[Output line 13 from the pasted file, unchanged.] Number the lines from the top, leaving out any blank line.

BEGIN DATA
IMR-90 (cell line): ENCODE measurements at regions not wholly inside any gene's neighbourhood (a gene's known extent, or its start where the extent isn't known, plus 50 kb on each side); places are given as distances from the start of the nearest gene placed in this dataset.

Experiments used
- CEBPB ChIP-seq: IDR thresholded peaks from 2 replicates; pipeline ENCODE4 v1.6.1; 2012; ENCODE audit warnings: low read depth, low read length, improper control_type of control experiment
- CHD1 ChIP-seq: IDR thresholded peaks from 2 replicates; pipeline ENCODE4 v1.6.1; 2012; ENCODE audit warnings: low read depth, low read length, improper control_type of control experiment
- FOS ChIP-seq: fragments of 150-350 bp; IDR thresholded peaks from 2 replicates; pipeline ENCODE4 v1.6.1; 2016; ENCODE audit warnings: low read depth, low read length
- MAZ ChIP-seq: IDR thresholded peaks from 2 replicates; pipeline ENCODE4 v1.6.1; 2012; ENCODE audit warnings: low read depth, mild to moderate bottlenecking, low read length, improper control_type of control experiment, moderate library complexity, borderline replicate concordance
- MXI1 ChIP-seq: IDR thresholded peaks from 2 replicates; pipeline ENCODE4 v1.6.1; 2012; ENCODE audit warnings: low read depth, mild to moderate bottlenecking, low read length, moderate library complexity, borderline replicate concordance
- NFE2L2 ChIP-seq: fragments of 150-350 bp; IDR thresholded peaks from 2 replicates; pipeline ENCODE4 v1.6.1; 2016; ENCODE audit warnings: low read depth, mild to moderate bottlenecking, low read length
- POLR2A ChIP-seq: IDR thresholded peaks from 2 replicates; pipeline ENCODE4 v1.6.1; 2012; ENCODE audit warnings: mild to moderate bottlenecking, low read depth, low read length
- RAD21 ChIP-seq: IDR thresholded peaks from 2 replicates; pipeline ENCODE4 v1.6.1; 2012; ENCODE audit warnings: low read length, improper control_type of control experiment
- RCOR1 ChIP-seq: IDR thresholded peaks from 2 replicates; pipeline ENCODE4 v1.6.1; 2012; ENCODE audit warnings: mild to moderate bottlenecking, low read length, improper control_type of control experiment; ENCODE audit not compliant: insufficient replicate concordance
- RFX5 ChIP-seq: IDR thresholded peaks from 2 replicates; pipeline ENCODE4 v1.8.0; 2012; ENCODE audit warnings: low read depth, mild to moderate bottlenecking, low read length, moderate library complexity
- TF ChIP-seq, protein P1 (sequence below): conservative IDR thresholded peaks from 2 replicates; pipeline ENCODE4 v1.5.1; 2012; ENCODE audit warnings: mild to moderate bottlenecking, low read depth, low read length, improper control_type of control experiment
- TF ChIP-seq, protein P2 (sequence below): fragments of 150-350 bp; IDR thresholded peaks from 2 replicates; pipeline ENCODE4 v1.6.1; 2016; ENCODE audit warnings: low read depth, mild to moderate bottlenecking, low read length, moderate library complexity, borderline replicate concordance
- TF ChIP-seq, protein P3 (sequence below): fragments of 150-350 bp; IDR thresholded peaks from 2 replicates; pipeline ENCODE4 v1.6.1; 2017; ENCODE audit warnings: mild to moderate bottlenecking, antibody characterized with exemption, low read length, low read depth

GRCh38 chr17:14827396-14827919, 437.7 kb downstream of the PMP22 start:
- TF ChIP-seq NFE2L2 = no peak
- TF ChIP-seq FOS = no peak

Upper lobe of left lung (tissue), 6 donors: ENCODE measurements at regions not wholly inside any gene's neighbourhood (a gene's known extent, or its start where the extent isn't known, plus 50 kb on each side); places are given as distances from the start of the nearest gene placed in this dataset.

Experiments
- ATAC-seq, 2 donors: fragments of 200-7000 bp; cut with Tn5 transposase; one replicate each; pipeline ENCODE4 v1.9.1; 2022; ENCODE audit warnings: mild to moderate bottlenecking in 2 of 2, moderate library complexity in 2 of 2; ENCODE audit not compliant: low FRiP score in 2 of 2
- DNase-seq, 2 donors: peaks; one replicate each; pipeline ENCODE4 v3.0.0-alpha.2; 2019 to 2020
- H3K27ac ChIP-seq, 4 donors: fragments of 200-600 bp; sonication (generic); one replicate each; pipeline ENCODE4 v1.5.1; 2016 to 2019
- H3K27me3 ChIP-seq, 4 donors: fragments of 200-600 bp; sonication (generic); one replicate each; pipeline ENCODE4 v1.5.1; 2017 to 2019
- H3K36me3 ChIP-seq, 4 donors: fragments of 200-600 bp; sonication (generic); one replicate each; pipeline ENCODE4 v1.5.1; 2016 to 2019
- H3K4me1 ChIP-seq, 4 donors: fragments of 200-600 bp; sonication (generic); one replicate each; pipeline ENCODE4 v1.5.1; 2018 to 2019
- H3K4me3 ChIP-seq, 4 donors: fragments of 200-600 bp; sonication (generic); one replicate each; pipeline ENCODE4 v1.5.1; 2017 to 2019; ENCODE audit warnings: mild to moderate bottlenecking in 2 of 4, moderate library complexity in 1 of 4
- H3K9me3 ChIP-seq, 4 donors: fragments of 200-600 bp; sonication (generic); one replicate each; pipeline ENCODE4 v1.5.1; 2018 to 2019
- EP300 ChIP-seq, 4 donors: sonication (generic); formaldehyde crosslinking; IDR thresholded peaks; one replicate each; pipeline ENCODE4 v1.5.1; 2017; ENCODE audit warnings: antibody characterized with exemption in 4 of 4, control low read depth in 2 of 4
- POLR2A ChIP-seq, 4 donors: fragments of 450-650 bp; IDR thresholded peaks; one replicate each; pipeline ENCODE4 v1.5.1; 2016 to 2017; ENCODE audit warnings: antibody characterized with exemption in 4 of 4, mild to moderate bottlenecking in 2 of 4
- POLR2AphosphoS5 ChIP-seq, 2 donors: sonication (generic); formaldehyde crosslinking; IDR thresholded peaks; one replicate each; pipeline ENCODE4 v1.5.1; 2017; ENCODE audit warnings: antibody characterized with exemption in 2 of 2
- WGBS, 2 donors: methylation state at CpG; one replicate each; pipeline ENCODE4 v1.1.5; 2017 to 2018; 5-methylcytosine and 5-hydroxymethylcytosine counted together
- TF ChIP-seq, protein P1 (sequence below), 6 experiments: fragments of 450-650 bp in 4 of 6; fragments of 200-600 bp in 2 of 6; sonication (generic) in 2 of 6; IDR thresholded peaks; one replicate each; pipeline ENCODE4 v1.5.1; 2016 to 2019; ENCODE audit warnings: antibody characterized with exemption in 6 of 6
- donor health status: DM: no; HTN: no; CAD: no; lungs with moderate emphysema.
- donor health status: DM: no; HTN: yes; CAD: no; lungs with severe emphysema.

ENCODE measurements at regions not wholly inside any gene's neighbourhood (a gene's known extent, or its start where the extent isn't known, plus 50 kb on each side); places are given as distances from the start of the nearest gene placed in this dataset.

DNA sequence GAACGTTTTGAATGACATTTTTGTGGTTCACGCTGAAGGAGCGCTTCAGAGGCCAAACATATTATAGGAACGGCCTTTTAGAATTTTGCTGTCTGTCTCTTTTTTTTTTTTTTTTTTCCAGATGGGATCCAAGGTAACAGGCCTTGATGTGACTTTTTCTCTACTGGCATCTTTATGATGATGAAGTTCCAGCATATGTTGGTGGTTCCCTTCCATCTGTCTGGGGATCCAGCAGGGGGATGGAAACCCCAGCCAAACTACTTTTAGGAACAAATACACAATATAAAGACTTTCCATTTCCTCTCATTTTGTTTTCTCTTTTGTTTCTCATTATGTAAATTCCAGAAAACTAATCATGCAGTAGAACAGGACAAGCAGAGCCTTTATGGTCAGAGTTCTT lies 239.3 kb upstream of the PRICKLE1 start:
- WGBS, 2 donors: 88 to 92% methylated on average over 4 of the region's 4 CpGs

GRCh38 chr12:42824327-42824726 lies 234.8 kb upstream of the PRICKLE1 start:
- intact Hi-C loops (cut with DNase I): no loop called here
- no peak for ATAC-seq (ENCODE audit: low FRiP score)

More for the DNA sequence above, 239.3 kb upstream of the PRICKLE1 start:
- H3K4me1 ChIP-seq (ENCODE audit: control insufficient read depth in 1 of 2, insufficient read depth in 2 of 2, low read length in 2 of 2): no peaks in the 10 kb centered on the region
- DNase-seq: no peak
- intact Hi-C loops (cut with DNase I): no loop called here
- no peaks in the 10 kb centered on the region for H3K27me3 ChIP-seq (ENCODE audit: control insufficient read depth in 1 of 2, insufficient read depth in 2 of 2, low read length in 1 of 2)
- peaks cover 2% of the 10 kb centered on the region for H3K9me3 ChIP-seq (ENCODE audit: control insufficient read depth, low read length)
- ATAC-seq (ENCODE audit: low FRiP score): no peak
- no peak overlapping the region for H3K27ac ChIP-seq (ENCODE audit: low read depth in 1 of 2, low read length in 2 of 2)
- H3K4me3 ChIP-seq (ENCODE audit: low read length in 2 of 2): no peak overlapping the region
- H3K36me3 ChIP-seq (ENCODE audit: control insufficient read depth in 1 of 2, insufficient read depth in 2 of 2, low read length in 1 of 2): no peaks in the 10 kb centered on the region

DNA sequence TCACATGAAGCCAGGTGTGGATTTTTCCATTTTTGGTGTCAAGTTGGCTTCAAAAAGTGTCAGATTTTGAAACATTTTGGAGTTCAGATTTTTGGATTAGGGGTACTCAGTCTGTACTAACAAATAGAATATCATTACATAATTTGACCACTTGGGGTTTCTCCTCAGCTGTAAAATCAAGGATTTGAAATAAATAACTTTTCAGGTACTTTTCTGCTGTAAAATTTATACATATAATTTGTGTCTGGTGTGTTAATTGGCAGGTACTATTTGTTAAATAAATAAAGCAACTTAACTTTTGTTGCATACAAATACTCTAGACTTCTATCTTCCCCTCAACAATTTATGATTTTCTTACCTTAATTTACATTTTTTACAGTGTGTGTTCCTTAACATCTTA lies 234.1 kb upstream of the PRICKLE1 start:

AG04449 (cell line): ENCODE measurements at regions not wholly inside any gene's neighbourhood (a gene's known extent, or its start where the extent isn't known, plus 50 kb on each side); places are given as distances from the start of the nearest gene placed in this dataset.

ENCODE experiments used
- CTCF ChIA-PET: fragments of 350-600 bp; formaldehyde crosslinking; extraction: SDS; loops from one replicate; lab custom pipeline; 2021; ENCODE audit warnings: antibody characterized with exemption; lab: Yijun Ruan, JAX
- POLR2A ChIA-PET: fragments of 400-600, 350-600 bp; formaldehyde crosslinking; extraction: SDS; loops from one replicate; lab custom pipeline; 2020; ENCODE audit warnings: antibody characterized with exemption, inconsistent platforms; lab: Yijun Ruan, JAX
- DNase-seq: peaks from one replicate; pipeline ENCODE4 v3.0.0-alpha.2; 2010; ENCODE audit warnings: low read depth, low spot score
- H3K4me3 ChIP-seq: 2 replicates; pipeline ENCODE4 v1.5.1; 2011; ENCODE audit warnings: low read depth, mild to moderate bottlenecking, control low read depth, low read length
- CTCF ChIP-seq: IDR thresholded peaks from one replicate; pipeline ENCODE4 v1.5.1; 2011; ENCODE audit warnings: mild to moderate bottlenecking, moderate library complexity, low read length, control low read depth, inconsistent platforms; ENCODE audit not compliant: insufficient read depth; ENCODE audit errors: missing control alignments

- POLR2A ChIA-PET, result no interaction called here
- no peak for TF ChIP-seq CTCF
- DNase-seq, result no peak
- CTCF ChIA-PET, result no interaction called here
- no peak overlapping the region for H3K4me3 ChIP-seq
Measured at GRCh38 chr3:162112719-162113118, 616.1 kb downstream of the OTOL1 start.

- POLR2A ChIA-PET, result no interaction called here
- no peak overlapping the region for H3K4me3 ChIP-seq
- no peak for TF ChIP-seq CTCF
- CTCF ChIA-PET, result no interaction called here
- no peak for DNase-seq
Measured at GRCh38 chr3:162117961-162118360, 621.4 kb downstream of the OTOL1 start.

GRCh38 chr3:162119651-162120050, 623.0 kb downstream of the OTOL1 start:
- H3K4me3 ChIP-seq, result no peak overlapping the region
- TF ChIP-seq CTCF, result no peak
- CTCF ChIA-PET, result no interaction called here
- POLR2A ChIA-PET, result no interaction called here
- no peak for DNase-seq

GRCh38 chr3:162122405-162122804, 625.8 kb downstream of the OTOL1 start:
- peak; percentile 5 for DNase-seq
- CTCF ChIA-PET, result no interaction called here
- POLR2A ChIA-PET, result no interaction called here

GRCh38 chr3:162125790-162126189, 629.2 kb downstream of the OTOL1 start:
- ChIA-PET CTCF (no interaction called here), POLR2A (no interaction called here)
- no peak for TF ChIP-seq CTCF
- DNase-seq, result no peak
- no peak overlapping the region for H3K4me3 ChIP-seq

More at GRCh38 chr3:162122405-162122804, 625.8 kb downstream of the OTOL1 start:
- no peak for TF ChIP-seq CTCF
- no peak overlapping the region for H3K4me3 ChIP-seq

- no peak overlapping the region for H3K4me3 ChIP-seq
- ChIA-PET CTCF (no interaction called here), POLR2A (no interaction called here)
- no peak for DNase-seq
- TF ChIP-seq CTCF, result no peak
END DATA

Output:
- TF ChIP-seq, protein P1 (sequence below): conservative IDR thresholded peaks from 2 replicates; pipeline ENCODE4 v1.5.1; 2012; ENCODE audit warnings: mild to moderate bottlenecking, low read depth, low read length, improper control_type of control experiment